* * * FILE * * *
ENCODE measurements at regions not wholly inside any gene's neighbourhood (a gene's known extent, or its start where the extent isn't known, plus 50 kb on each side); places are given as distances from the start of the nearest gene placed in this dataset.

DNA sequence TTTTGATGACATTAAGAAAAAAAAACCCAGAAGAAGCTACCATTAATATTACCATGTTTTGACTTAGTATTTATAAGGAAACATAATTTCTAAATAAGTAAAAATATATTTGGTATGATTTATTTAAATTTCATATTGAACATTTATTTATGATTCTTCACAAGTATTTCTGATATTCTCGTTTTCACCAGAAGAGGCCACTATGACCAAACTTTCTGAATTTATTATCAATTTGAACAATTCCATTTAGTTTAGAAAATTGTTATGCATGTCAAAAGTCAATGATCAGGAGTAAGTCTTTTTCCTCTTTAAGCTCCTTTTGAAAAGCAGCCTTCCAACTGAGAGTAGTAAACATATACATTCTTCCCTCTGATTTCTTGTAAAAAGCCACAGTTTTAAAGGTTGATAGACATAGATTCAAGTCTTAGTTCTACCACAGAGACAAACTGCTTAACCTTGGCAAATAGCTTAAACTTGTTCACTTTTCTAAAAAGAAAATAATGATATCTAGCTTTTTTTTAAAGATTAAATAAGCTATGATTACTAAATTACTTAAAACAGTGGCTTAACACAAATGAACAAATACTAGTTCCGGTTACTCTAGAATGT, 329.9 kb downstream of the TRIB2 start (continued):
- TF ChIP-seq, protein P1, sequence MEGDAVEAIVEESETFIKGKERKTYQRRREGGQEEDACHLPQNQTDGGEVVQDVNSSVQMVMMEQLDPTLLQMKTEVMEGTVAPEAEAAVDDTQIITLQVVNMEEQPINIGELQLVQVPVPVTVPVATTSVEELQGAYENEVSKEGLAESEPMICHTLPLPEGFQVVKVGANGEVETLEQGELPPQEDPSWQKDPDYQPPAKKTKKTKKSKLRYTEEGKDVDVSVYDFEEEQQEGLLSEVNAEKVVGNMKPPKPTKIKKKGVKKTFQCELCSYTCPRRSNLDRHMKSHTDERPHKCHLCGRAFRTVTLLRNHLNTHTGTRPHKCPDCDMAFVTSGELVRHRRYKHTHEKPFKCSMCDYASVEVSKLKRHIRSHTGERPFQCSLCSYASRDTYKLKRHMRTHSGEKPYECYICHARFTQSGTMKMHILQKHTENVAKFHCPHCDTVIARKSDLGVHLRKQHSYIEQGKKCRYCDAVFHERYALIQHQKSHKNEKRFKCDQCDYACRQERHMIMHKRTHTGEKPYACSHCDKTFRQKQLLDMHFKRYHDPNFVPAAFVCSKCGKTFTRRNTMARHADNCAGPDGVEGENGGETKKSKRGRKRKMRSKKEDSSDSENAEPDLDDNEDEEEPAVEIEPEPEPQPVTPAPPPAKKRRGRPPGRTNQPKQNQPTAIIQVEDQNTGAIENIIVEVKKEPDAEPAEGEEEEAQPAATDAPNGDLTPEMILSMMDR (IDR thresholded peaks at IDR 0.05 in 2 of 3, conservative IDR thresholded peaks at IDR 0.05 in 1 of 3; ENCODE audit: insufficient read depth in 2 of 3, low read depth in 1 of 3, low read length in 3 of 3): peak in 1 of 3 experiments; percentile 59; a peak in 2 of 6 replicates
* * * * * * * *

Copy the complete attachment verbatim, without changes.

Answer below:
ENCODE measurements at regions not wholly inside any gene's neighbourhood (a gene's known extent, or its start where the extent isn't known, plus 50 kb on each side); places are given as distances from the start of the nearest gene placed in this dataset.

DNA sequence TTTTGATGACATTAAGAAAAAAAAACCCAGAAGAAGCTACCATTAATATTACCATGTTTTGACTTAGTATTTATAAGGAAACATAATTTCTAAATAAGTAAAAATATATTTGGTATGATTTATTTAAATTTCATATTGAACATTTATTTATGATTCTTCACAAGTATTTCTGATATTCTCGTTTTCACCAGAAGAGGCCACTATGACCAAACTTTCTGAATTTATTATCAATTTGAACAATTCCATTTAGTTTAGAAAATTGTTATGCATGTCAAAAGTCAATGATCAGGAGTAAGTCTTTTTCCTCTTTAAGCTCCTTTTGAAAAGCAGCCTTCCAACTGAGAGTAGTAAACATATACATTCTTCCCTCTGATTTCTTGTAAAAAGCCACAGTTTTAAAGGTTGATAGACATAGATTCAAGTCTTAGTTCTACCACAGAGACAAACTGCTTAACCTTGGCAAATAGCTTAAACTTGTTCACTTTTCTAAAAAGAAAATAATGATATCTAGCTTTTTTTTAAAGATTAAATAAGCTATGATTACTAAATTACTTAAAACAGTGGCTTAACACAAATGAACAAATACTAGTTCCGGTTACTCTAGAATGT, 329.9 kb downstream of the TRIB2 start (continued):
- TF ChIP-seq, protein P1, sequence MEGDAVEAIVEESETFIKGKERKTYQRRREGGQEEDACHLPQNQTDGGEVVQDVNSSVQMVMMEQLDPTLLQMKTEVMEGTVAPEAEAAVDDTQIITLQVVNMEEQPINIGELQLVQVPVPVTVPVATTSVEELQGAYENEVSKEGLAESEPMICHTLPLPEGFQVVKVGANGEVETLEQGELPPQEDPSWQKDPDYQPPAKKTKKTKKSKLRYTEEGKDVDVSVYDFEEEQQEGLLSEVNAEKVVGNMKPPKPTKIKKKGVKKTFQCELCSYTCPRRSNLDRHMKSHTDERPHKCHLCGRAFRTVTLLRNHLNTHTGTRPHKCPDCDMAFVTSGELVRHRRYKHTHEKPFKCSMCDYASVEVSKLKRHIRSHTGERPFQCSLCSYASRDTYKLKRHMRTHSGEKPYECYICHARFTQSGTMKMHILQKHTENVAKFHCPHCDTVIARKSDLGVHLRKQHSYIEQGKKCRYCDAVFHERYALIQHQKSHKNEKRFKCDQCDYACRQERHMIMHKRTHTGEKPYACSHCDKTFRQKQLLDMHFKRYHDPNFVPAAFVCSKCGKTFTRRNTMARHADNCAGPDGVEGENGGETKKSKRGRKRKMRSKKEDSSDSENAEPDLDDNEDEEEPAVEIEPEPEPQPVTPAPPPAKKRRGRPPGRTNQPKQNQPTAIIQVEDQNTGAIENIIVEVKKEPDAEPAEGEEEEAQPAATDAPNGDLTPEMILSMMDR (IDR thresholded peaks at IDR 0.05 in 2 of 3, conservative IDR thresholded peaks at IDR 0.05 in 1 of 3; ENCODE audit: insufficient read depth in 2 of 3, low read depth in 1 of 3, low read length in 3 of 3): peak in 1 of 3 experiments; percentile 59; a peak in 2 of 6 replicates